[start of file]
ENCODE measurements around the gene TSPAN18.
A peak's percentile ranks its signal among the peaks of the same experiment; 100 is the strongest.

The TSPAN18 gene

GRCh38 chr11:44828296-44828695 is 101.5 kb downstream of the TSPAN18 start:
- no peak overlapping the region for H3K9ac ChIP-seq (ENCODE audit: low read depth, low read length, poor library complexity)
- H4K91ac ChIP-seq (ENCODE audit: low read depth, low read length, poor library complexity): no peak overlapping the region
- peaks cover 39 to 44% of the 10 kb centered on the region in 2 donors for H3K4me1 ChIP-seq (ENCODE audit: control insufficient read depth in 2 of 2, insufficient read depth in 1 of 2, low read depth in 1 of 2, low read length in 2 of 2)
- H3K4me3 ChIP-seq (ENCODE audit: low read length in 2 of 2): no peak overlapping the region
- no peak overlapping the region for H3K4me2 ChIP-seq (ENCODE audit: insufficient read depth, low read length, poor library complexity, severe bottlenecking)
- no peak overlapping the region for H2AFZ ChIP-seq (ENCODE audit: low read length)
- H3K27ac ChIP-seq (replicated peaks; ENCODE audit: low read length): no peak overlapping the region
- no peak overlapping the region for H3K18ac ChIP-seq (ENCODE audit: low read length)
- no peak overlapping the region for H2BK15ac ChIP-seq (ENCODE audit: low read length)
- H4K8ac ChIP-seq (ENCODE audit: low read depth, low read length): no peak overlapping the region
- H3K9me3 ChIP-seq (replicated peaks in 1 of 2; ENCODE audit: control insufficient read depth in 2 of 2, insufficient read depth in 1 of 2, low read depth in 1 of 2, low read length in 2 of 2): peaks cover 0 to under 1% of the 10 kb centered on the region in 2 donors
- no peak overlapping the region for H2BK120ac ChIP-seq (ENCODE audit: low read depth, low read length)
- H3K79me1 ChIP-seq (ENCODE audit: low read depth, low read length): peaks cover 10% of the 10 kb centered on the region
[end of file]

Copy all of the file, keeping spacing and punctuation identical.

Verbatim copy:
ENCODE measurements around the gene TSPAN18.
A peak's percentile ranks its signal among the peaks of the same experiment; 100 is the strongest.

The TSPAN18 gene

GRCh38 chr11:44828296-44828695 is 101.5 kb downstream of the TSPAN18 start:
- no peak overlapping the region for H3K9ac ChIP-seq (ENCODE audit: low read depth, low read length, poor library complexity)
- H4K91ac ChIP-seq (ENCODE audit: low read depth, low read length, poor library complexity): no peak overlapping the region
- peaks cover 39 to 44% of the 10 kb centered on the region in 2 donors for H3K4me1 ChIP-seq (ENCODE audit: control insufficient read depth in 2 of 2, insufficient read depth in 1 of 2, low read depth in 1 of 2, low read length in 2 of 2)
- H3K4me3 ChIP-seq (ENCODE audit: low read length in 2 of 2): no peak overlapping the region
- no peak overlapping the region for H3K4me2 ChIP-seq (ENCODE audit: insufficient read depth, low read length, poor library complexity, severe bottlenecking)
- no peak overlapping the region for H2AFZ ChIP-seq (ENCODE audit: low read length)
- H3K27ac ChIP-seq (replicated peaks; ENCODE audit: low read length): no peak overlapping the region
- no peak overlapping the region for H3K18ac ChIP-seq (ENCODE audit: low read length)
- no peak overlapping the region for H2BK15ac ChIP-seq (ENCODE audit: low read length)
- H4K8ac ChIP-seq (ENCODE audit: low read depth, low read length): no peak overlapping the region
- H3K9me3 ChIP-seq (replicated peaks in 1 of 2; ENCODE audit: control insufficient read depth in 2 of 2, insufficient read depth in 1 of 2, low read depth in 1 of 2, low read length in 2 of 2): peaks cover 0 to under 1% of the 10 kb centered on the region in 2 donors
- no peak overlapping the region for H2BK120ac ChIP-seq (ENCODE audit: low read depth, low read length)
- H3K79me1 ChIP-seq (ENCODE audit: low read depth, low read length): peaks cover 10% of the 10 kb centered on the region